Our relatively short time in the Rhodope Mountains has been wonderful, discovering nature that is different to our experiences in England yet very familiar. The countryside is very similar to the UK with the four distinct seasons and the same species of trees including Oak, Walnut and Silver Birch.
From our very first visit 6 years ago, the Rhodope Mountains made us think of how Britain used to be, before they cut a lot of the trees down and concreted over a large amount of land. Here there are miles and miles of broadleaf woodland, spanning the valleys and cloaking mountainsides. The Autumn colours are intense with a mix of yellows, oranges, reds, greens, purples and golds. All year round the colours are more vibrant and richer and the air is cleaner.
Another link to UK bygone times is the variety and often very surprising natural wildlife. After dark, a female boar and her piglets trot through the village lanes and try to help themselves to garden cucumbers and potatoes, but they don’t succeed as, like a Mexican wave, dogs bark at them as they pass each home in the sprawling village. They are also bigger than the wild boar we’ve seen on TV, with long legs and their backs as high as the bonnet on a Suzuki Grand Vitara (we closely followed a female in our jeep headlights before she disappeared into the bushes). Quite sizeable animals and boar hunting is well managed in these mountains so their population is very stable.
Drive down the mountain early in the morning and numerous Red Deer bound across the dirt road and a magical sound is the stags roaring across the valleys when the rutting season begins in September. Standing in the back garden you hear them from all directions and can pinpoint where on the mountainsides they are and if your lucky, see them. We have a good pair of binoculars for such occasions! Red Deer are huge, female bodies up to 2 meters long and we have spotted them from our back garden, sunning themselves in a snow covered glade. The environment is perfect for lots of big wildlife.
Mountain Cats have been seen too but keep their distance from humans, as do the Wolves and Black Bears. Wolves have attacked village sheep at night but when the sheep are much deeper in the forests than we go. Domestic animals are not penned in here but wander freely. Much of the wildlife habitat is dense woodland on steep inclines and very rocky in places. There aren’t any wild Rabbits up here as the soil is not deep enough and too sandy but there are plenty of Hare and we have seen Foxes too. Mice are a problem with lots of hay barns and grain to feed the village livestock over-winter. Other homes in the village have domestic cats but we only have a dog so we trap our mice humanely and I take them for a long walk before releasing. Another mammal is the Forest Dormouse, who we often see in our grapevine. A very cute creature who looks like a bandit with black stripes over it’s eyes but we’ve haven’t managed to photograph yet. Hopefully more wildlife photographers will holiday here soon and manage to capture a shot.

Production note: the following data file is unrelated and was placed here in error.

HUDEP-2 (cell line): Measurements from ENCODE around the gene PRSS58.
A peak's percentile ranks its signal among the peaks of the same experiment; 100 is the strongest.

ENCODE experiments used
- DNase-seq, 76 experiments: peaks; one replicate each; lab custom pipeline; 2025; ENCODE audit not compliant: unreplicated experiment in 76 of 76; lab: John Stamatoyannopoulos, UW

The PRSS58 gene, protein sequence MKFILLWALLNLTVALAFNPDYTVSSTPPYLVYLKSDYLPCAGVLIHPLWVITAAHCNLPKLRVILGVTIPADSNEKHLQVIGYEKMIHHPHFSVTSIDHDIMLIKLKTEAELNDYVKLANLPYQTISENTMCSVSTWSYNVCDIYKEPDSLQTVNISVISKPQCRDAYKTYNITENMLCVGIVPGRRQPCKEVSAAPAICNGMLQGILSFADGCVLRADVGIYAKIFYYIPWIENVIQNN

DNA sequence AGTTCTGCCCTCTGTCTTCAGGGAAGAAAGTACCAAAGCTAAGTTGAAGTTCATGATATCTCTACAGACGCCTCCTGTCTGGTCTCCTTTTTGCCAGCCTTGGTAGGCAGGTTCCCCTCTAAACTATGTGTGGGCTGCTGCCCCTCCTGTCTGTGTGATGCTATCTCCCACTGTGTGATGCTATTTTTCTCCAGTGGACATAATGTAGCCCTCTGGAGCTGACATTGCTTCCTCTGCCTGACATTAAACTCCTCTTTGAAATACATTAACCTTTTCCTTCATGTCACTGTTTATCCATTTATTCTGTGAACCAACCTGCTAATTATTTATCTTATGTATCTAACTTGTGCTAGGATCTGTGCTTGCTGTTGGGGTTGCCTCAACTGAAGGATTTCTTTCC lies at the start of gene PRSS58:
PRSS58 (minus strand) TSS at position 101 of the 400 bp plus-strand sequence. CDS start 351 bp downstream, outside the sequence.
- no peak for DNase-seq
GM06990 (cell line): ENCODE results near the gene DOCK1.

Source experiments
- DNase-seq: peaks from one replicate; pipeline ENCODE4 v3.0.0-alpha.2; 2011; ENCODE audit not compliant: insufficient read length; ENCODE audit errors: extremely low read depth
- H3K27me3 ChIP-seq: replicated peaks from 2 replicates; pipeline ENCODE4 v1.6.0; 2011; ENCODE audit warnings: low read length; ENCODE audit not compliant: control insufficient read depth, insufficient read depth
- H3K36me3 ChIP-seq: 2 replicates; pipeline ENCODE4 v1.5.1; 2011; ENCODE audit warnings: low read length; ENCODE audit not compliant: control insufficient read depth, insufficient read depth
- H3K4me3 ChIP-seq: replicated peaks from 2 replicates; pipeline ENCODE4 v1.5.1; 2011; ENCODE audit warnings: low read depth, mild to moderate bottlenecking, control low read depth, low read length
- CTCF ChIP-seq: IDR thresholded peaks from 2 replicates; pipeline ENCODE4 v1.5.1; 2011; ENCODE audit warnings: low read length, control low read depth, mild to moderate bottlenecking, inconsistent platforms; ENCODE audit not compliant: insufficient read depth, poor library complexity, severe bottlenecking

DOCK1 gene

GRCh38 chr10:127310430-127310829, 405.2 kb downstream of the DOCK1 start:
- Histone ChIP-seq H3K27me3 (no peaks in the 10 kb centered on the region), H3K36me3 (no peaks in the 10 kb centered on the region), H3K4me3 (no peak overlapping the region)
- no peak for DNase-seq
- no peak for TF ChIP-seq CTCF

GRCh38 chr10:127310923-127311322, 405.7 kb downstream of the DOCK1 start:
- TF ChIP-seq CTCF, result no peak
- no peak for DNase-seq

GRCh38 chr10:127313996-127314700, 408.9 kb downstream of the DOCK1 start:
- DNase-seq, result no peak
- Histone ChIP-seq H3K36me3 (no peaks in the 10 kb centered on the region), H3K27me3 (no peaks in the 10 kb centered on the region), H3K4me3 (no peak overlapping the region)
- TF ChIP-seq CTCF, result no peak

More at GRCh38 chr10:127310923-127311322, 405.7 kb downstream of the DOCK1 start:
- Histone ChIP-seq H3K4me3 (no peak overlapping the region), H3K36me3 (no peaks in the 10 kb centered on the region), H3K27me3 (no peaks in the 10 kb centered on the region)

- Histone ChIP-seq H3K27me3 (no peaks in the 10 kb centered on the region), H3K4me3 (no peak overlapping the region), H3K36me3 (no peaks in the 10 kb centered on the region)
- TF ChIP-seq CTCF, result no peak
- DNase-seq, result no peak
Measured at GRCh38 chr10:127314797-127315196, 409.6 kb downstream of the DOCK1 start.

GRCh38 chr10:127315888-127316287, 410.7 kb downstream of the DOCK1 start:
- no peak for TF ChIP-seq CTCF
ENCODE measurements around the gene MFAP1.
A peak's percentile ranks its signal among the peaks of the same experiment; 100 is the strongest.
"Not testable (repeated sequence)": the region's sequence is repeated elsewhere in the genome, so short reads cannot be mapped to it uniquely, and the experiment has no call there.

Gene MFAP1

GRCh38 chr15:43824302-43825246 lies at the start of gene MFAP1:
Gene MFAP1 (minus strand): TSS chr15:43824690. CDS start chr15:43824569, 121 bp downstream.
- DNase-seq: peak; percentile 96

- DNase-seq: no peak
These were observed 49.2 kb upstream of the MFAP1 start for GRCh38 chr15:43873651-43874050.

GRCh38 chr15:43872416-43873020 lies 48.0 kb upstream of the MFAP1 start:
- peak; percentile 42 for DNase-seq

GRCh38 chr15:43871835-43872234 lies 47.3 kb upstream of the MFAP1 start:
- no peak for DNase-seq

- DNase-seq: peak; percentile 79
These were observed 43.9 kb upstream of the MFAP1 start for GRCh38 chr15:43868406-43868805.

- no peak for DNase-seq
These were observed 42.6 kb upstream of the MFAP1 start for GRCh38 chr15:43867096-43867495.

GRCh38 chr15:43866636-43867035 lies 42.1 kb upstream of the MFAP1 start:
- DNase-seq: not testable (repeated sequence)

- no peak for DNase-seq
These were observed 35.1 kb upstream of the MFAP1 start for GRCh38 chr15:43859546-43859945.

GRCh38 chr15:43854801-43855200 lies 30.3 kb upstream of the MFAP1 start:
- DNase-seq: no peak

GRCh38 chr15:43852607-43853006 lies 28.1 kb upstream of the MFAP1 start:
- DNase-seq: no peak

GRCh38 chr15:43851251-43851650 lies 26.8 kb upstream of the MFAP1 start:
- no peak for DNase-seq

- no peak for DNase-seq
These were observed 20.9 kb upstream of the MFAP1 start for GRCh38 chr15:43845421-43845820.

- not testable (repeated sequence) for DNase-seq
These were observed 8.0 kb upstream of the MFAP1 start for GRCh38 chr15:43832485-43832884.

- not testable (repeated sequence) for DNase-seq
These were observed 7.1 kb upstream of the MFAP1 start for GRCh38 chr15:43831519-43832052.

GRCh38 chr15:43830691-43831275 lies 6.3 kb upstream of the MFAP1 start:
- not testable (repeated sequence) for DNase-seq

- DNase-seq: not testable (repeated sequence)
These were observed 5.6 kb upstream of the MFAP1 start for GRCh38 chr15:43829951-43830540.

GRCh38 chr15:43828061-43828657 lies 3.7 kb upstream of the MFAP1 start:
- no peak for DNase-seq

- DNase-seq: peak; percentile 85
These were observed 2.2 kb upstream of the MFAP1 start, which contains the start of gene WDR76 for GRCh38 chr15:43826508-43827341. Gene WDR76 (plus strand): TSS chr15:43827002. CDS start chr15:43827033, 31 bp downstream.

Bulgaria is an increasingly popular destination for bird watchers with many Eagles and Vultures living here and reservations have been set up to ensure they stay protected. Because Melanya is situated on the crest of a mountain ridge, you can watch them glide for miles. Golden Eagles are regulars, attracted by the free range chickens in our village and I join in shouting to ward them off. Everywhere there are blue flashes of Jays, almost as common as Sparrows. Green, Great- and Lesser-Spotted Woodpeckers come to feed in our fruit trees and Nuthatches nest in our walnut tree. Every year Cuckoos and Fieldfares return and Swallows build their nests in our deep window enclaves. It’s lovely to see the little chicks heads all vying for the best feeding spot.
We also have numerous types of finches who feast on the garden insects. Birds are one of the best pest controllers for us organic gardeners!
As Bulgaria is also a Mediterranean country, situated north of Greece, there are a few more species to add to the list, like the Black Woodpeckers with their bright red crests, and native Tortoises that trundle up and down the mountain lanes, generally in the tyre ruts so you have to keep stopping your vehicle to move them out of the way! White and rare Black Storks migrate here every year to build their nests high up and many types of Lizards are seen sunning themselves before they dash for cover.
As well as the common butterflies, there are many other varieties frequenting our garden, including rare Scare Swallow Tail. Moths too are unusual – Jersey Moths have a bright red hind wing underneath black and white striped forewings. Giant Peacock Moths have an 11-14cm wingspan and the caterpillars 8cm long, bright green with fluorescent blue warts. The colourful Spurge Hawk Moth caterpillars are 10cm long! (see picture below). Snakes and scorpions live here too but don’t be alarmed, you are safe as long as you don’t put your hand in a dark hole and the scorpions are not dangerous to humans. We’ve only caught glimpses of both even though we spend a lot of time working in our acre garden, picking mushrooms in the mountains, fishing in the river and walking in the forests looking for wildlife!